While there were bright spots in the quarter and we’re gaining confidence that the product changes we’re making are taking hold, we still have a couple of areas we are focused on for improvement, namely traffic. The team is laser-focused on traffic recovery, particularly as product continues to improve. We are looking at natural traffic driving levers such as marketing where the brand recently engaged a new creative agency after a comprehensive review. We’re also investing in data and analytics, an area we have not historically exploited as a company, in order to capitalize on the full potential of Old Navy’s known active customer file, which is now 45 million strong.

As you’ve heard from Sonia previously, we’re in the early days of unlocking customer value through segmentation, personalization and loyalty. We have innovative in-depth work underway to amplify data-centered insights to better target and deliver a personalized experience for our highest quality and highest value customers. This is foundational work that will ultimately increase store and site frequency, driving better growth.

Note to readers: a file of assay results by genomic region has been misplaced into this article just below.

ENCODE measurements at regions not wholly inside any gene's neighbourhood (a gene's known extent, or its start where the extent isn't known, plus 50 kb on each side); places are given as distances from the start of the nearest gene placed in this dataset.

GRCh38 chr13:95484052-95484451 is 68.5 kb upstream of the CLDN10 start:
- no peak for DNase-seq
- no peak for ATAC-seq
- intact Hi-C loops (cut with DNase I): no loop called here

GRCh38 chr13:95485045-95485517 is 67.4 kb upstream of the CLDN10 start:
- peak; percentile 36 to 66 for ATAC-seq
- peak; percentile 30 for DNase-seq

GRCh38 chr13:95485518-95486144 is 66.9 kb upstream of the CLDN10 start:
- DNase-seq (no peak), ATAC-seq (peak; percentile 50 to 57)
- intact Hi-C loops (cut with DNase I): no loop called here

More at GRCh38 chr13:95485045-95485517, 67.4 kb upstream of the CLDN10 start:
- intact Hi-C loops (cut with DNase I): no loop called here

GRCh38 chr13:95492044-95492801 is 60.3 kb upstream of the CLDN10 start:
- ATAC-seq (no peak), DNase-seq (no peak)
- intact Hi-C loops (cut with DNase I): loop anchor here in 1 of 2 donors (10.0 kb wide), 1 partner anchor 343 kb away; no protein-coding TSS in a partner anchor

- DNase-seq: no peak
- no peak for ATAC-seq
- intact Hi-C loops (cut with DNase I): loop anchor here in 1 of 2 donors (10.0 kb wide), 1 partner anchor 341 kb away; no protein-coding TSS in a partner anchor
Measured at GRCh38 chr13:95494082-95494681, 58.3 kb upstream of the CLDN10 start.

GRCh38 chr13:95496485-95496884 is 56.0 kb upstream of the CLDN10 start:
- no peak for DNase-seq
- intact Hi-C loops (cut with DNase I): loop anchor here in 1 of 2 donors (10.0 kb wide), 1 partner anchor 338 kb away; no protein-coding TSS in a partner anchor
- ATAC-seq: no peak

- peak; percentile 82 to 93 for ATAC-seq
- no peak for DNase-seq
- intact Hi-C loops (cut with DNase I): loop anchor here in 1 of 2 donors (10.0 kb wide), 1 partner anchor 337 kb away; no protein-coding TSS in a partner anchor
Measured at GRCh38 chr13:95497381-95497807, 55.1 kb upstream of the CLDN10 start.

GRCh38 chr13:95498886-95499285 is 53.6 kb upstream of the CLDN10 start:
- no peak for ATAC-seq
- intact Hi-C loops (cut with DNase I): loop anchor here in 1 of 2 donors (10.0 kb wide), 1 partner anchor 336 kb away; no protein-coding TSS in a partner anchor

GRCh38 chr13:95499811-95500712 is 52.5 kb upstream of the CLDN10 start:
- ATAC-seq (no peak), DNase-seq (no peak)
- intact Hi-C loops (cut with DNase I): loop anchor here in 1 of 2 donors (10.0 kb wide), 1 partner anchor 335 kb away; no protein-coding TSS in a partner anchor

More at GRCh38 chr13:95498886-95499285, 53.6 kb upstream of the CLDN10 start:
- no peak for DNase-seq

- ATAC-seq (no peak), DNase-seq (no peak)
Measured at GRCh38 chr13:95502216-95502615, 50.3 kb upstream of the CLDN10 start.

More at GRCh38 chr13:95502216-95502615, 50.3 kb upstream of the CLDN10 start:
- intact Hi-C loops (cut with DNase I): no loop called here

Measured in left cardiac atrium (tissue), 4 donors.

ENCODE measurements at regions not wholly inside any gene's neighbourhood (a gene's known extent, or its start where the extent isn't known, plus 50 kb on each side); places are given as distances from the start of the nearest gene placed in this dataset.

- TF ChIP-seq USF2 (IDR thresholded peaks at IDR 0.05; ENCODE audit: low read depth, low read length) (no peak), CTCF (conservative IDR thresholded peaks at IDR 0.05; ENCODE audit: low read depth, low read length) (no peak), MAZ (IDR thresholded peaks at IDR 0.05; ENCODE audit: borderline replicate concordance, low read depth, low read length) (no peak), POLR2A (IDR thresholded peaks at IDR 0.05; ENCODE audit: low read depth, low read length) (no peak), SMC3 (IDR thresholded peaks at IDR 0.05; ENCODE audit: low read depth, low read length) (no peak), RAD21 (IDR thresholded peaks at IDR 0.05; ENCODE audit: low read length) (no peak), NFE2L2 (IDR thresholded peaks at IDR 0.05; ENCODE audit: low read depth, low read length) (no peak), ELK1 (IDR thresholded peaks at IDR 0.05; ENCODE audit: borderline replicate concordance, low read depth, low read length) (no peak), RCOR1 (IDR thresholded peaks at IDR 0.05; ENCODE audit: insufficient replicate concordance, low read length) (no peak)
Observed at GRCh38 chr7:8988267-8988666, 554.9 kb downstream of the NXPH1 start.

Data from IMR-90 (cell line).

While overall 2019 performance was disappointing for Old Navy, we saw improvement in the fourth quarter and are better positioned as we enter 2020. We continue to buy inventory much tighter. We are seeing improvement in product acceptance. The organization is stronger and stable. And the separation work from last year has solidified the Old Navy’s strategic focus. Old Navy remains the most important brand in our portfolio with strong performance and attractive growth prospects. The fundamental brand health remains strong. And even in this tough year, Old Navy gained share and remains the second-largest US apparel brand.

Now turning to Gap, as we’ve discussed in previous quarters, the primary focus for Gap brand was to improve profitability. Over the last year, the brand has made good progress on building the foundation to stabilize the business, including tightening inventory, expanding margin and reducing costs. However, there were some meaningful executional issues in the fourth quarter, which highlighted slower progress in strengthening the underlying brand health. Unclear brand positioning, poorly executed marketing messages and inconsistent product point of view continued to hinder overall performance, leading to disappointing top line results.